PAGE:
This year saw the highest number of IEA research award submissions to-date, and as a result of the high caliber of the applications, for the third year in a row, our judging panel selected three winners.
The Bruce H. Choppin Memorial Award for an outstanding thesis goes to Dr Karen Roux and there were two winners of the Richard M. Wolf Memorial Award for outstanding paper: Dr João Marôco and Dr Michalis Michaelides.
Richard M. Wolf Memorial Award
Dr Marôco received the Wolf Award for his paper, What makes a good reader? Worldwide insights from PIRLS 2016. The work probed into student, family, teacher, and schools’ variables that can explain the variation within and between the countries that took part in PIRLS 2016. Overall, students’ confidence in reading early literacy tasks, and parents’ expectations are the strongest explanatory variables of reading literacy. Teachers’ perception of class instruction being limited by students’ needs is the strongest explanatory variable of PIRLS achievement, although this was not consistently verified among all countries. No teaching strategies or other related variables emerged consistently as explanatory variables in every country. Within countries, a negative and significant relationship between country achievement and between-school variation emerged.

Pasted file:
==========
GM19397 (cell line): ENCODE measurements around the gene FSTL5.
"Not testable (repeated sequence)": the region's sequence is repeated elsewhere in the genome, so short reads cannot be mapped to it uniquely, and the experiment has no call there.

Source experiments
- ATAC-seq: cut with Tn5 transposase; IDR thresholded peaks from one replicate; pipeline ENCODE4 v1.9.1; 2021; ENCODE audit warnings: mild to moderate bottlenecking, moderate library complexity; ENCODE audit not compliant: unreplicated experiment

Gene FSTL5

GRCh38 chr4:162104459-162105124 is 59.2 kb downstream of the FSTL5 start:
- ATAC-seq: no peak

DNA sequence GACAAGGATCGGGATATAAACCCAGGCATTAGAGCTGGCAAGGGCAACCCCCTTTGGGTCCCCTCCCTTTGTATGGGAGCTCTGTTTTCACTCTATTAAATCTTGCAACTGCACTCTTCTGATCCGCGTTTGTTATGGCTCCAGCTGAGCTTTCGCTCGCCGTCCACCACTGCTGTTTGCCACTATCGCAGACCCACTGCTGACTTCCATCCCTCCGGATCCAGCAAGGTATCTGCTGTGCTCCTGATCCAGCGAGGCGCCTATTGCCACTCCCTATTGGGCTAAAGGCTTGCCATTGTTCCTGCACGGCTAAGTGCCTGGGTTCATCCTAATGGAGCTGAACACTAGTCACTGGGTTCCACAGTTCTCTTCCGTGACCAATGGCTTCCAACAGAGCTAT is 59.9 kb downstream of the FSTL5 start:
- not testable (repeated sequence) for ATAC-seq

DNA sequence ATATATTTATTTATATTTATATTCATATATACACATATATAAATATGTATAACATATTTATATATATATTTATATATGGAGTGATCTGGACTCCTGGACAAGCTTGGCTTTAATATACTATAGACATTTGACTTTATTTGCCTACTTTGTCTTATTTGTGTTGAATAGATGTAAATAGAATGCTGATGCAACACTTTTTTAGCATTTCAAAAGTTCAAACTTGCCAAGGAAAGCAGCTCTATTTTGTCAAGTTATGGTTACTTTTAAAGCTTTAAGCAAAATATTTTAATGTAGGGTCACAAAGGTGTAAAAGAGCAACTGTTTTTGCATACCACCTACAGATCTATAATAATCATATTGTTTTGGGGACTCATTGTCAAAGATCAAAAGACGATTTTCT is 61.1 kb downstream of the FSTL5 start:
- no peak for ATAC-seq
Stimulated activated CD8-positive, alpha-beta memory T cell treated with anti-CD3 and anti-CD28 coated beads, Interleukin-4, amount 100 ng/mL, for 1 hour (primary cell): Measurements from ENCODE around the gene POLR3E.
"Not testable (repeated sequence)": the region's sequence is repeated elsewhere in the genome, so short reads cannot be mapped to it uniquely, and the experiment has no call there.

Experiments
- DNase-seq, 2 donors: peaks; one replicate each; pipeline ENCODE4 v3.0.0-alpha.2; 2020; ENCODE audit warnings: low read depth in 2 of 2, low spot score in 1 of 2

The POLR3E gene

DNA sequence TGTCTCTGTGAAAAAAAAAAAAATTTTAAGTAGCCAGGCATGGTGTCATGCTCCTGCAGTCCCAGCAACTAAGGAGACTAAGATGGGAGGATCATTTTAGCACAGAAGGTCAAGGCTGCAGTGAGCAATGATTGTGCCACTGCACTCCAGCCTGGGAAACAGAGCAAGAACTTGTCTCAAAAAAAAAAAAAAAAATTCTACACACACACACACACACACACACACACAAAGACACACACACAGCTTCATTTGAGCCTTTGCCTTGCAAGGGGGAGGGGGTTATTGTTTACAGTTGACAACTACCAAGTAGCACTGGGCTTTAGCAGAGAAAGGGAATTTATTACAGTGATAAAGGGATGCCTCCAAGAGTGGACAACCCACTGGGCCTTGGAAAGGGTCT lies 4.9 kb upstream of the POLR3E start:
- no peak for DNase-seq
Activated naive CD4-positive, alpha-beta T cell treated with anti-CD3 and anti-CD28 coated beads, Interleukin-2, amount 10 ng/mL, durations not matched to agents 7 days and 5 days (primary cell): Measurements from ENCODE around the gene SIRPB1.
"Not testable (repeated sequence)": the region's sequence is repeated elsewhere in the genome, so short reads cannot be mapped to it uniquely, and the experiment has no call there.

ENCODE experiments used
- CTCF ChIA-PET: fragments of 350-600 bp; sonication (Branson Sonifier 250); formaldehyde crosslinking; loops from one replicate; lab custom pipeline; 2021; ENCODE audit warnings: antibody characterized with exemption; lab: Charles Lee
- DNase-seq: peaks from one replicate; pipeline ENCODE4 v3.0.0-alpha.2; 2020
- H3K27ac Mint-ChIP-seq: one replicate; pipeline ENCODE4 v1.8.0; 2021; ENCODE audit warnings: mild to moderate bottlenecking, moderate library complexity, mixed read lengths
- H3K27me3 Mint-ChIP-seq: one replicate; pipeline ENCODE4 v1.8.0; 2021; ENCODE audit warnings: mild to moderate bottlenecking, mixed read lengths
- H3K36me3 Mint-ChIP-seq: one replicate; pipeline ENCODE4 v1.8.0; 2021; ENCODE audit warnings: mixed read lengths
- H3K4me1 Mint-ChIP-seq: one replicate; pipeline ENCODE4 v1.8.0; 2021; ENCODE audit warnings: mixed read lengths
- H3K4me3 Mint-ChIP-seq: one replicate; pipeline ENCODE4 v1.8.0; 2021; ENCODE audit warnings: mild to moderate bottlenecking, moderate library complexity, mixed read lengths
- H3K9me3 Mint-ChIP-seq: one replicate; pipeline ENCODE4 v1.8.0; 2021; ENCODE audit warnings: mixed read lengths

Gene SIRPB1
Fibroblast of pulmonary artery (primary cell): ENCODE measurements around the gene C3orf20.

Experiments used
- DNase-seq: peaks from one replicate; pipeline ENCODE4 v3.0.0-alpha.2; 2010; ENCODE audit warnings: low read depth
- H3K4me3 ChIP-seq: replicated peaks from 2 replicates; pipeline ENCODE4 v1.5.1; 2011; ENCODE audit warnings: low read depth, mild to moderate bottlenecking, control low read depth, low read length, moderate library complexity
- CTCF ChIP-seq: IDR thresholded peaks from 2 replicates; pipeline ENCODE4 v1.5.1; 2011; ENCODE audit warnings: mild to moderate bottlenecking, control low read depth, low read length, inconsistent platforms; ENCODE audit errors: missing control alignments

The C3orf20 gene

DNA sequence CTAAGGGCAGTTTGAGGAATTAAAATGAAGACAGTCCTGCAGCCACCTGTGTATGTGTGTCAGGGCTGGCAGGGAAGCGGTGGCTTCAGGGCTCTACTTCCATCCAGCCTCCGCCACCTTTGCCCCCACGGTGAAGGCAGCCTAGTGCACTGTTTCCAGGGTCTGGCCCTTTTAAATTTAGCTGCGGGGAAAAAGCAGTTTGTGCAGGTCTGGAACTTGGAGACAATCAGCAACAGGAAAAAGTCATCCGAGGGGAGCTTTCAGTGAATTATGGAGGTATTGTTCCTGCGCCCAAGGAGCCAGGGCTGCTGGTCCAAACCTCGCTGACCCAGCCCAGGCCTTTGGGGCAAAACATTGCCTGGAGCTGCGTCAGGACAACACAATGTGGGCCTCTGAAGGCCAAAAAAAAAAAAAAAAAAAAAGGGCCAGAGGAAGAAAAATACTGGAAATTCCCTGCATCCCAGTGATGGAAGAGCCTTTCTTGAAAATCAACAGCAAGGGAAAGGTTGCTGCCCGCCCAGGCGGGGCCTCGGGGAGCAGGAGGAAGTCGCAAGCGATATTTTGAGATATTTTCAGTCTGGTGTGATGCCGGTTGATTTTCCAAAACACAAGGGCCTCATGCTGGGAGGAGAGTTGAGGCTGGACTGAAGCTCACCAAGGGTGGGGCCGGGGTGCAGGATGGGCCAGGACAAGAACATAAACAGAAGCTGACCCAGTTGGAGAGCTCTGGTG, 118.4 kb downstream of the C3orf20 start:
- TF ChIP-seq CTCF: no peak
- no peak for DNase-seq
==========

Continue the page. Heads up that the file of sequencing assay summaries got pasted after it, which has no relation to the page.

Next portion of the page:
Dr Michaelides received the Wolf Award for his article, Negative Keying Effects in the Factor Structure of TIMSS 2011 Motivation Scales and Associations with Reading Achievement. The paper focused on the psychometric properties of the "Mathematics in School" scales of the student background questionnaire administered for TIMSS 2011. Using grade four self-reported data from six country samples, a measurement model of three inter-correlated latent factors; enjoyment, engagement, and self-competence in mathematics, fitted well, only when negative wording of questionnaire items was statistically accounted for. Omega reliability indices were very high for all three scales. A psychometric validation of the three motivational subscales was thus documented.
Bruce H. Choppin Memorial Award
Dr Roux received the Bruce H. Choppin Award for her PhD thesis, Examining the Equivalence of the PIRLS 2016 Released Texts in South Africa across Three Languages. In South Africa, there is a plethora of research focusing on language, literacy and translations, however, little information is available about test equivalence across different languages. As such, the study focuses on investigating the equivalence across English, Afrikaans, and isiZulu Grade 4 and 5 texts during PIRLS.
The thesis took cognizance of four main considerations to safeguard against threats to validity of large, cross-cultural assessments, namely linguistic, functional, cultural, and metric equivalences. In order to gain a comprehensive understanding of the South African PIRLS 2016 results, this thesis looked into macro, meso, and micro levels of equivalence in order to assist in determining whether the PIRLS 2016 released texts were equivalent.
The IEA awards are available annually. The deadline for applications is 31 March each year. Full details of the application procedure are available on our website here.